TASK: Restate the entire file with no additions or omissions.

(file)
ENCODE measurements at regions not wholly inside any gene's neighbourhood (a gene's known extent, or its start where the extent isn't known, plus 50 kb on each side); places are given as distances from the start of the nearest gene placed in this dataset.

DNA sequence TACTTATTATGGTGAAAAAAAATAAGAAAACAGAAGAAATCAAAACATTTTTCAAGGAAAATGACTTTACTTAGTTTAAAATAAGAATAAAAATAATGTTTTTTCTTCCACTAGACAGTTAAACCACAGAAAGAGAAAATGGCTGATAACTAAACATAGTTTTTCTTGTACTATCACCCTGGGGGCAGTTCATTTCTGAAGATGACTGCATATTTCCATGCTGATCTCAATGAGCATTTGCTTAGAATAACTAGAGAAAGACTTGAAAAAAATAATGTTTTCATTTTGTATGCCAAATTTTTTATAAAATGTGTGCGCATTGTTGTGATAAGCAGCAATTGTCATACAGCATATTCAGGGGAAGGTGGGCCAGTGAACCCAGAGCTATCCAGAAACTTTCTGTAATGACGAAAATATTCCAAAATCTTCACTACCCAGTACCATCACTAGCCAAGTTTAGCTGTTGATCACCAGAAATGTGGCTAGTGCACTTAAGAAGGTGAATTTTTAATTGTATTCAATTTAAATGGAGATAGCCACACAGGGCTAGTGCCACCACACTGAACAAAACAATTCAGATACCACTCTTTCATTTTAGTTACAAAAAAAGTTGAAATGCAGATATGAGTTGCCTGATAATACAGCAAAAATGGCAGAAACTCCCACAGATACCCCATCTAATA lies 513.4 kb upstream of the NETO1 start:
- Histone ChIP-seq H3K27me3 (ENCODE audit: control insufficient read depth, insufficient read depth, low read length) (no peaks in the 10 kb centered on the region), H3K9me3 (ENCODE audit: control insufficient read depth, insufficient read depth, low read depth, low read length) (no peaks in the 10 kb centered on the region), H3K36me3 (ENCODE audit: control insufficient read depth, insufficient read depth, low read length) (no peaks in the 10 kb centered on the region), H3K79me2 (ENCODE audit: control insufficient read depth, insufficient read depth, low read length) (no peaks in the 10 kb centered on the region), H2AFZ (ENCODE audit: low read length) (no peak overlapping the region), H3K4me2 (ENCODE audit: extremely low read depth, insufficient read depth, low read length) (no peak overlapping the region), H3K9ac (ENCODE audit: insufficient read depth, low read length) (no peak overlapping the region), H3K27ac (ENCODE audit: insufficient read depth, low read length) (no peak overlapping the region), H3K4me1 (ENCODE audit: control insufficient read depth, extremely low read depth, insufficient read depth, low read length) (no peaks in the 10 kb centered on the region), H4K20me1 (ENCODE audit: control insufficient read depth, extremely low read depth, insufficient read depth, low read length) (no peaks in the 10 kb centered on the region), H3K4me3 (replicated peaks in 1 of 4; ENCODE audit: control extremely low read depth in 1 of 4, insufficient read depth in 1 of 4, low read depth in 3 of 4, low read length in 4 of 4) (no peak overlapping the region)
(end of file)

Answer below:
ENCODE measurements at regions not wholly inside any gene's neighbourhood (a gene's known extent, or its start where the extent isn't known, plus 50 kb on each side); places are given as distances from the start of the nearest gene placed in this dataset.

DNA sequence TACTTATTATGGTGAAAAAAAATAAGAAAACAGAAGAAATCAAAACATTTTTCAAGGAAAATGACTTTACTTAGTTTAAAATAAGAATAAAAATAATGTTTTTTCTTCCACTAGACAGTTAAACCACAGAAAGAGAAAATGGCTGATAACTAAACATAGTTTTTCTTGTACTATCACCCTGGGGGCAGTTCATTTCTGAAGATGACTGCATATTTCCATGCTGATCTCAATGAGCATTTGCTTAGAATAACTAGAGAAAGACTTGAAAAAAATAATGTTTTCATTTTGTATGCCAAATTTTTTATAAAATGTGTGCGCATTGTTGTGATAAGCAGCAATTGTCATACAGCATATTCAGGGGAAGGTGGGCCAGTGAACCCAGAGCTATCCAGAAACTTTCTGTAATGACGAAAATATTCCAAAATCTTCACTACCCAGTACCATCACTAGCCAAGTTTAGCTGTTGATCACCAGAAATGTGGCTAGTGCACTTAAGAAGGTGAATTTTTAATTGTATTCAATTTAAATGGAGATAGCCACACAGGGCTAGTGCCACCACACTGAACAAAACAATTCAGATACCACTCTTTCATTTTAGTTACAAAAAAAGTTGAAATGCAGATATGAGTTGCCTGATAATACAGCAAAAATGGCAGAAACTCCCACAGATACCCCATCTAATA lies 513.4 kb upstream of the NETO1 start:
- Histone ChIP-seq H3K27me3 (ENCODE audit: control insufficient read depth, insufficient read depth, low read length) (no peaks in the 10 kb centered on the region), H3K9me3 (ENCODE audit: control insufficient read depth, insufficient read depth, low read depth, low read length) (no peaks in the 10 kb centered on the region), H3K36me3 (ENCODE audit: control insufficient read depth, insufficient read depth, low read length) (no peaks in the 10 kb centered on the region), H3K79me2 (ENCODE audit: control insufficient read depth, insufficient read depth, low read length) (no peaks in the 10 kb centered on the region), H2AFZ (ENCODE audit: low read length) (no peak overlapping the region), H3K4me2 (ENCODE audit: extremely low read depth, insufficient read depth, low read length) (no peak overlapping the region), H3K9ac (ENCODE audit: insufficient read depth, low read length) (no peak overlapping the region), H3K27ac (ENCODE audit: insufficient read depth, low read length) (no peak overlapping the region), H3K4me1 (ENCODE audit: control insufficient read depth, extremely low read depth, insufficient read depth, low read length) (no peaks in the 10 kb centered on the region), H4K20me1 (ENCODE audit: control insufficient read depth, extremely low read depth, insufficient read depth, low read length) (no peaks in the 10 kb centered on the region), H3K4me3 (replicated peaks in 1 of 4; ENCODE audit: control extremely low read depth in 1 of 4, insufficient read depth in 1 of 4, low read depth in 3 of 4, low read length in 4 of 4) (no peak overlapping the region)